Foundations, Businesses Asked to Help Fund Cleveland's Police Reform
Before the US Justice Department and the city of Cleveland publicly presented their agreement for police reform Tuesday, they met privately with several different groups of community leaders to enlist their support. They were seeking both morale and money.
Clergy were among the diverse civic leaders given a brief overview of the consent decree just ahead of the public announcement.
Moral buy-in from the faith community may be vital to the reform plan’s success – but so is financial buy-in.
"We didn’t get into any kind of details, but it’s clear that financial support is something that they will be looking for," said David Abbott, head of the George Gund Foundation. He said he and other potential funders met in US Attorney Steven Dettelbach’s office early Tuesday morning with Justice Department officials and Mayor Frank Jackson. Dettelbach’s office confirmed the meeting, and the Cleveland Foundation said it participated also.
Abbott says they and representatives of Saint Luke’s Foundation, The Greater Cleveland Partnership, Forest City Enterprises and PNC Bank were given a basic rundown of the agreement.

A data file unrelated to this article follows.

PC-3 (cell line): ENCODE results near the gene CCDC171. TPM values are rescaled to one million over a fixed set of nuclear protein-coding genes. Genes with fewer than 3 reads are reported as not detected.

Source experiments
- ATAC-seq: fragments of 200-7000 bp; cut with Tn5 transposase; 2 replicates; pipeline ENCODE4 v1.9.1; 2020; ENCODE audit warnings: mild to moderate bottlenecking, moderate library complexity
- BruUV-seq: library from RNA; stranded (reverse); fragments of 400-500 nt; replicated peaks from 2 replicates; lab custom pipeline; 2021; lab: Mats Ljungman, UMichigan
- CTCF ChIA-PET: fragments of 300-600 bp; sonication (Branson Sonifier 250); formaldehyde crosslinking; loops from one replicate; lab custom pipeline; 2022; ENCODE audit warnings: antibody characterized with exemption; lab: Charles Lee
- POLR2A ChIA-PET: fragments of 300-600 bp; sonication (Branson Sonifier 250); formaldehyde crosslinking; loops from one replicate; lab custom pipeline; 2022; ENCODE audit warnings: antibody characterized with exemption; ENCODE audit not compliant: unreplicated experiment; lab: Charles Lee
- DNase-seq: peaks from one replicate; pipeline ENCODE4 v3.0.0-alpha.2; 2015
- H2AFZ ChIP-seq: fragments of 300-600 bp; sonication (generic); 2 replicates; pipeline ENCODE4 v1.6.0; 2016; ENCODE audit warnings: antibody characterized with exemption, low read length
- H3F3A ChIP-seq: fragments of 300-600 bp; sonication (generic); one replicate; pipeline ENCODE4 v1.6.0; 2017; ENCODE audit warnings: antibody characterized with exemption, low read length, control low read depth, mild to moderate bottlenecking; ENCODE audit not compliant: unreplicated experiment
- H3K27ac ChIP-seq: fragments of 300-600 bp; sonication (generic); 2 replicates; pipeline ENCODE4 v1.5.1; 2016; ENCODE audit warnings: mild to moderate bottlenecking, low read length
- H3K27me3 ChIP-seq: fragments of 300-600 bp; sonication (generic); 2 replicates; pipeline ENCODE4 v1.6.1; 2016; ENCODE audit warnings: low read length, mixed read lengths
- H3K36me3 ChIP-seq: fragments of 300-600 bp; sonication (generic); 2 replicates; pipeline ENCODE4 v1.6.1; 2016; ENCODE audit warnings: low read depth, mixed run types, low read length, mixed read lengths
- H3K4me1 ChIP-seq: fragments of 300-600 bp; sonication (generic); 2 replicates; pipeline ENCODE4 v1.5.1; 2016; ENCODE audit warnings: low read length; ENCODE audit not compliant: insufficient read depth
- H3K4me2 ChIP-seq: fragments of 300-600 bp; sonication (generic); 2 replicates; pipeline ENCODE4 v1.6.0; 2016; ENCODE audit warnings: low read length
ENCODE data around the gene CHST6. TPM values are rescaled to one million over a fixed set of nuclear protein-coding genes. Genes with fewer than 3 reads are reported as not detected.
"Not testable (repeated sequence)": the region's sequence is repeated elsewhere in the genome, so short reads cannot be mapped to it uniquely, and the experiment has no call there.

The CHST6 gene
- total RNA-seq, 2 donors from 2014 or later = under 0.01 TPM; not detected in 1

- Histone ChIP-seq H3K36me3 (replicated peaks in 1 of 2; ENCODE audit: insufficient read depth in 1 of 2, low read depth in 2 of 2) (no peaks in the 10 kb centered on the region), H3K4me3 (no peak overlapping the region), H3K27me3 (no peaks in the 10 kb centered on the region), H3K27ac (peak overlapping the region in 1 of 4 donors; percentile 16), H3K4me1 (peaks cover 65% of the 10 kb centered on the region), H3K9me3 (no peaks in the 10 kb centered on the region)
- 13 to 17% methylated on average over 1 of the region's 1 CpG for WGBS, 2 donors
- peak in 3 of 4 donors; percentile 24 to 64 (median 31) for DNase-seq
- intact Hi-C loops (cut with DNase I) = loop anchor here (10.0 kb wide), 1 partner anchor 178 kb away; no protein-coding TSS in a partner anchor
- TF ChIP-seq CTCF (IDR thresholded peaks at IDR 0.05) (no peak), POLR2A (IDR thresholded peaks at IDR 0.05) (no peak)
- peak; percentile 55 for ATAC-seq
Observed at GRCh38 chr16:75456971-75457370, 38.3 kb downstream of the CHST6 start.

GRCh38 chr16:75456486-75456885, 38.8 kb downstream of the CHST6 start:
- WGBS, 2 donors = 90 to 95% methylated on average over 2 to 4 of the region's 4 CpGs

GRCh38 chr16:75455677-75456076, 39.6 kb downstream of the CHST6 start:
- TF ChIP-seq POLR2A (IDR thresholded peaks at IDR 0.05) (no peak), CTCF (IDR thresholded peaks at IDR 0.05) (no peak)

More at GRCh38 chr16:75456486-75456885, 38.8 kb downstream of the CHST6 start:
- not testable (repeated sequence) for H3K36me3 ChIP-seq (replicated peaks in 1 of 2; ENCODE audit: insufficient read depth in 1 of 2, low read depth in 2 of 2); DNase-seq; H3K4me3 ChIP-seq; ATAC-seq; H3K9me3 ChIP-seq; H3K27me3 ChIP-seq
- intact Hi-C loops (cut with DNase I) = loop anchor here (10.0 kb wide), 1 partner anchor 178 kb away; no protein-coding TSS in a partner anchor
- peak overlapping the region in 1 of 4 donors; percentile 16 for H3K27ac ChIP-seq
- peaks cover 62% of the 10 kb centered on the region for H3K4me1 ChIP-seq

"Vanita Gupta, the head of the Civil Rights Division, made the point that it was a national model because of its comprehensiveness, and you don’t get to a comprehensive reform of a major institution like the police department without a fair amount of expense," Abbott said.
He said the mood among the philanthropic and business leaders seemed positive and supportive.
"It is something that our foundation would be eager to help with if we can," he added.
Mayor Frank Jackson hasn’t released a cost estimate. The Justice Department has funded some city police programs for years and a spokesman said it will continue to do so, keeping in mind the city’s increased financial burden under the consent decree.